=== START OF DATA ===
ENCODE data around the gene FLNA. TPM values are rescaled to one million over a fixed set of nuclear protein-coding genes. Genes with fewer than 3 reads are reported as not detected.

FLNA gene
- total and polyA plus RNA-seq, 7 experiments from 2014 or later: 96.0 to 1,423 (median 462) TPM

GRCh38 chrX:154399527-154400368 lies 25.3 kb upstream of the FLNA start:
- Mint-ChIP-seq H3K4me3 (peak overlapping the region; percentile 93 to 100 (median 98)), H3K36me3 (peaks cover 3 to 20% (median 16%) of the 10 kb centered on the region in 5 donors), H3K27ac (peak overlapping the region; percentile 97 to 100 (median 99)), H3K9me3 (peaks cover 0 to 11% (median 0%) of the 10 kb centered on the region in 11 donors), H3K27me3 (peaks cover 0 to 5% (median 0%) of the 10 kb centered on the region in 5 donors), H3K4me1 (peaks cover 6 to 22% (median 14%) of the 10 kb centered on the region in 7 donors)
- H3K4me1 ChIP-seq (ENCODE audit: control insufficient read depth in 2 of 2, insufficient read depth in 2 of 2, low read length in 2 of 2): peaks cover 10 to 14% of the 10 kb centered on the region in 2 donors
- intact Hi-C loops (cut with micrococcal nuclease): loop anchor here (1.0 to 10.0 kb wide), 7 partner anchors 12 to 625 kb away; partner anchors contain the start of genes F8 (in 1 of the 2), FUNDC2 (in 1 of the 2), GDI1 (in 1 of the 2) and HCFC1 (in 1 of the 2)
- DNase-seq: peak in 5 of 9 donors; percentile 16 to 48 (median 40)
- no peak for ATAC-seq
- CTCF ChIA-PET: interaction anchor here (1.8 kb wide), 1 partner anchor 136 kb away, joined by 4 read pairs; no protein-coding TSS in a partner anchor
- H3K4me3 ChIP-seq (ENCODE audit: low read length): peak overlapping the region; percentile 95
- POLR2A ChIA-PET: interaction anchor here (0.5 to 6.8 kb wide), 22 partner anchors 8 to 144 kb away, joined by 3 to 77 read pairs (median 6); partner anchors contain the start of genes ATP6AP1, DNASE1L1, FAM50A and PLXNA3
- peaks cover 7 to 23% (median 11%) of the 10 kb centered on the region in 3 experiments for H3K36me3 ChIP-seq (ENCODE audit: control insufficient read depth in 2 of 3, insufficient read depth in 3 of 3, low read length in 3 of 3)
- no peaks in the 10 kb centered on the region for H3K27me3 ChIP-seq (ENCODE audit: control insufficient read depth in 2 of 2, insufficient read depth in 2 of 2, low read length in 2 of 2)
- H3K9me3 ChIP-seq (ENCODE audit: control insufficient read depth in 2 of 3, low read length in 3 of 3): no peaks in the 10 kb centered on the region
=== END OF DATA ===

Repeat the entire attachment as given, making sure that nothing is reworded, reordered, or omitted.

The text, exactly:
ENCODE data around the gene FLNA. TPM values are rescaled to one million over a fixed set of nuclear protein-coding genes. Genes with fewer than 3 reads are reported as not detected.

FLNA gene
- total and polyA plus RNA-seq, 7 experiments from 2014 or later: 96.0 to 1,423 (median 462) TPM

GRCh38 chrX:154399527-154400368 lies 25.3 kb upstream of the FLNA start:
- Mint-ChIP-seq H3K4me3 (peak overlapping the region; percentile 93 to 100 (median 98)), H3K36me3 (peaks cover 3 to 20% (median 16%) of the 10 kb centered on the region in 5 donors), H3K27ac (peak overlapping the region; percentile 97 to 100 (median 99)), H3K9me3 (peaks cover 0 to 11% (median 0%) of the 10 kb centered on the region in 11 donors), H3K27me3 (peaks cover 0 to 5% (median 0%) of the 10 kb centered on the region in 5 donors), H3K4me1 (peaks cover 6 to 22% (median 14%) of the 10 kb centered on the region in 7 donors)
- H3K4me1 ChIP-seq (ENCODE audit: control insufficient read depth in 2 of 2, insufficient read depth in 2 of 2, low read length in 2 of 2): peaks cover 10 to 14% of the 10 kb centered on the region in 2 donors
- intact Hi-C loops (cut with micrococcal nuclease): loop anchor here (1.0 to 10.0 kb wide), 7 partner anchors 12 to 625 kb away; partner anchors contain the start of genes F8 (in 1 of the 2), FUNDC2 (in 1 of the 2), GDI1 (in 1 of the 2) and HCFC1 (in 1 of the 2)
- DNase-seq: peak in 5 of 9 donors; percentile 16 to 48 (median 40)
- no peak for ATAC-seq
- CTCF ChIA-PET: interaction anchor here (1.8 kb wide), 1 partner anchor 136 kb away, joined by 4 read pairs; no protein-coding TSS in a partner anchor
- H3K4me3 ChIP-seq (ENCODE audit: low read length): peak overlapping the region; percentile 95
- POLR2A ChIA-PET: interaction anchor here (0.5 to 6.8 kb wide), 22 partner anchors 8 to 144 kb away, joined by 3 to 77 read pairs (median 6); partner anchors contain the start of genes ATP6AP1, DNASE1L1, FAM50A and PLXNA3
- peaks cover 7 to 23% (median 11%) of the 10 kb centered on the region in 3 experiments for H3K36me3 ChIP-seq (ENCODE audit: control insufficient read depth in 2 of 3, insufficient read depth in 3 of 3, low read length in 3 of 3)
- no peaks in the 10 kb centered on the region for H3K27me3 ChIP-seq (ENCODE audit: control insufficient read depth in 2 of 2, insufficient read depth in 2 of 2, low read length in 2 of 2)
- H3K9me3 ChIP-seq (ENCODE audit: control insufficient read depth in 2 of 3, low read length in 3 of 3): no peaks in the 10 kb centered on the region